Although we’re in the earliest days, the future generation of connected things will become smarter, may anticipate our needs, and share our perception of the world so we can interact with them more naturally.  In a recent article published on fastcodesign, Pete Mortensen, a senior strategist at Jump Associates, described contextual computing as “our Sixth, Seventh And Eighth Senses.”

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Picture Gallery of the Human Connectome Project

Picture Gallery of the Human Connectome Project | Amazing Science | Scoop.it

Navigate the brain in a way that was never before possible; fly through major brain pathways, compare essential circuits, zoom into a region to explore the cells that comprise it, and the functions that depend on it.


The Human Connectome Project aims to provide an unparalleled compilation of neural data, an interface to graphically navigate this data and the opportunity to achieve never before realized conclusions about the living human brain.


References:


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Anne Fleischman's curator insight, January 9, 2014 9:16 AM

Pour le plaisir les yeux #bigdata

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Human-Specific Genes: How a Gene Duplication Helped our Brains Become ‘Human’

Human-Specific Genes: How a Gene Duplication Helped our Brains Become ‘Human’ | Amazing Science | Scoop.it

What genetic changes account for the vast behavioral differences between humans and other primates? Researchers so far have catalogued only a few, but now it seems that they can add a big one to the list. A team led by scientists at The Scripps Research Institute has shown that an extra copy of a brain-development gene, which appeared in our ancestors’ genomes about 2.4 million years ago, allowed maturing neurons to migrate farther and develop more connections.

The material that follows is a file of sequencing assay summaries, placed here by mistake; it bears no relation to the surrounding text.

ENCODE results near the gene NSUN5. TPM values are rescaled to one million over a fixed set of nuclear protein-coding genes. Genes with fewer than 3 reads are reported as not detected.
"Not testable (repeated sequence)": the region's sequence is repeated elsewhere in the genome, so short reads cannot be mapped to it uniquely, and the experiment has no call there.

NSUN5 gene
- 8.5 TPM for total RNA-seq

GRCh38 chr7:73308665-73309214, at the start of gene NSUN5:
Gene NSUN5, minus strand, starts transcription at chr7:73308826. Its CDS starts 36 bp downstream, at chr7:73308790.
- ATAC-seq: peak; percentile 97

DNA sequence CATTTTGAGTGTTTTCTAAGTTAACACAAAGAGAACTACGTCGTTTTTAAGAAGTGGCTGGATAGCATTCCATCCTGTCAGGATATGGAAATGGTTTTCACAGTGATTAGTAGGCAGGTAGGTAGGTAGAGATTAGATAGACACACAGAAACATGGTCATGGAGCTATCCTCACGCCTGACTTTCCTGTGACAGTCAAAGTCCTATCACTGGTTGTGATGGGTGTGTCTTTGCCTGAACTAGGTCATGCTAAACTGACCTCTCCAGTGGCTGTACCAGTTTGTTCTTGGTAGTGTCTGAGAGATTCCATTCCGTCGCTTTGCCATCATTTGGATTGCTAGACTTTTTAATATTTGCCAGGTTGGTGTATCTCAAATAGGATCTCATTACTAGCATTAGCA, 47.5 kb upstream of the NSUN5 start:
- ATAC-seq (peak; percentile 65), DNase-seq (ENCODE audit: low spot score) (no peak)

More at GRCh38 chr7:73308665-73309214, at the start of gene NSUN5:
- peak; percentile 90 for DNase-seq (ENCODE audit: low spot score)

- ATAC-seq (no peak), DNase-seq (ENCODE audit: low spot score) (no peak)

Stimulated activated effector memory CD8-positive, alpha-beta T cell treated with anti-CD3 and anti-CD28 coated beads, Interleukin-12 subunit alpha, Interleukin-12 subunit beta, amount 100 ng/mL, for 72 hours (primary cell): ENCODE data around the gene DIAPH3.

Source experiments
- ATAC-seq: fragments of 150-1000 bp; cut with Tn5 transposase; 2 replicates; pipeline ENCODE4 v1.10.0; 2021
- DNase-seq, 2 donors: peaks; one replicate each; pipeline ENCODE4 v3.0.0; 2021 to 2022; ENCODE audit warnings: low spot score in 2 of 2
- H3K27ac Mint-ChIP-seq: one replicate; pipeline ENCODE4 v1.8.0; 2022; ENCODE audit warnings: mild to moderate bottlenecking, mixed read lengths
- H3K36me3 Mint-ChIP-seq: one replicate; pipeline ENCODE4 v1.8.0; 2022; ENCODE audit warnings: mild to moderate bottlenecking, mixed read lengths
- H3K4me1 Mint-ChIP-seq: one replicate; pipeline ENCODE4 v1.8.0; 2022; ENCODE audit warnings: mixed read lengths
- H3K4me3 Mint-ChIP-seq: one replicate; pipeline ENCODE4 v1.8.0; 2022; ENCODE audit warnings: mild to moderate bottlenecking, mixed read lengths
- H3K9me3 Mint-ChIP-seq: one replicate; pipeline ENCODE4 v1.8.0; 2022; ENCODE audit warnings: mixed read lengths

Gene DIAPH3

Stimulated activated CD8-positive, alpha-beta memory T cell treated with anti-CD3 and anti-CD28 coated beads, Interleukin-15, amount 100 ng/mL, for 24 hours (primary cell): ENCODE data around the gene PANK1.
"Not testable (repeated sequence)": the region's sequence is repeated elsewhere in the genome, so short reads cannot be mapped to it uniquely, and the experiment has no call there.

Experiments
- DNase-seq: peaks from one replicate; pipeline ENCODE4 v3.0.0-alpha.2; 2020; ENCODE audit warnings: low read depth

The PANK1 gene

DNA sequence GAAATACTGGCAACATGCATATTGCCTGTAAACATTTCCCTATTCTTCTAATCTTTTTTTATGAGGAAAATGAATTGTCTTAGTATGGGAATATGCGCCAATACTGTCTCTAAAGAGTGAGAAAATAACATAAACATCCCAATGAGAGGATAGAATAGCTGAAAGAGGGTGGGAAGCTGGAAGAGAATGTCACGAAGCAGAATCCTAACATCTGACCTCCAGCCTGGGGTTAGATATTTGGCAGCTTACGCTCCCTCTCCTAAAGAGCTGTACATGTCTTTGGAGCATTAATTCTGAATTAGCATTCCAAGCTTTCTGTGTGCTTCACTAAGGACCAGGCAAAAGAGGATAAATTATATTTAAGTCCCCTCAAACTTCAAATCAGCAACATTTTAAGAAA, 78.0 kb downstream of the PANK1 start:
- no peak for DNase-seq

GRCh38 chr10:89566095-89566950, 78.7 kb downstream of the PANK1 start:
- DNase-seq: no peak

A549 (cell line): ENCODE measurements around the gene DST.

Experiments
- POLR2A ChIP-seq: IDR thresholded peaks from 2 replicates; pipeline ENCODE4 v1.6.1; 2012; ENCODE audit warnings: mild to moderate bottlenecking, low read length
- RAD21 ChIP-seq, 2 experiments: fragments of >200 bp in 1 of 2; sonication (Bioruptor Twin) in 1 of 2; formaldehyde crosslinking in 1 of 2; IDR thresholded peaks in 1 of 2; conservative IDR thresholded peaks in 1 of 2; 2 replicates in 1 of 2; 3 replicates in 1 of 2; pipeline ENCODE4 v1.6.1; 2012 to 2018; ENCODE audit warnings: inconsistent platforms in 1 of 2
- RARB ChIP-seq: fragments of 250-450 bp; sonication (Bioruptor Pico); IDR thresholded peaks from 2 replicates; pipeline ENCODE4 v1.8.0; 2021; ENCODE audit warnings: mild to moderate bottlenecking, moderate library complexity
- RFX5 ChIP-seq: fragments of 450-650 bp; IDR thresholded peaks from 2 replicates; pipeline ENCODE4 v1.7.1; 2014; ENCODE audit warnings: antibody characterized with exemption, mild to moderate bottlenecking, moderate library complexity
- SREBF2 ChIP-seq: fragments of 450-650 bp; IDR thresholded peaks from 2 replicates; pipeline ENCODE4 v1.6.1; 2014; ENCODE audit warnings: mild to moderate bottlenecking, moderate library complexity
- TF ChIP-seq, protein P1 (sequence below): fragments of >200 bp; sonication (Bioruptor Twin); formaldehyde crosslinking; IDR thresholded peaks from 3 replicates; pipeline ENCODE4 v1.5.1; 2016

Surprisingly, the added copy doesn’t augment the function of the original gene, SRGAP2, which makes neurons sprout connections to neighboring cells. Instead it interferes with that original function, effectively giving neurons more time to wire themselves into a bigger brain.


“This appears to be a major example of a genomic innovation that contributed to human evolution,” said Franck Polleux, a professor at The Scripps Research Institute. “The finding that a duplicated gene can interact with the original copy also suggests a new way to think about how evolution occurs and might give us clues to human-specific developmental disorders such as autism and schizophrenia.”


Polleux is the senior author of the new report, which was published online ahead of print on May 3, 2012 by the journal Cell. The same issue features a related paper on SRGAP2’s recent evolution by the laboratory of Evan E. Eichler at the University of Washington, Seattle.


Polleux specializes in the study of human brain development, and, several years ago, his lab began researching the function of the newly-discovered SRGAP2. He and his colleagues found that in mice, the gene’s protein product plays a key role during brain development: It deforms the membranes of young neurons outward, forcing the growth of root-like appendages called filopodia. As young neurons sprout these filopodia, they migrate more slowly through the expanding brain; eventually they reach their final position where they form connections. Most excitatory connections  made on pyramidal neurons in the cortex are formed on spines, which are microscopic protrusions from the dendrite playing a critical role in integrating synaptic signals from other neurons.


Shortly after beginning the project, Polleux learned from other labs’ work that SRGAP2 was among the few genes (approximately 30) that had been duplicated in the human genome less than six million years ago after separation from other apes. “These evolutionarily recent gene duplications are so nearly identical to the original genes that they aren’t detectable by traditional genome sequencing methods,” said Polleux. “Only in the last five years have scientists developed methods to reliably map these hominid-specific duplications.”


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MIT: How human language could have evolved from birdsong

MIT: How human language could have evolved from birdsong | Amazing Science | Scoop.it
Linguistics and biology researchers propose a new theory on the deep roots of human speech.


“The sounds uttered by birds offer in several respects the nearest analogy to language,” Charles Darwin wrote in “The Descent of Man” (1871), while contemplating how humans learned to speak. Language, he speculated, might have had its origins in singing, which “might have given rise to words expressive of various complex emotions.”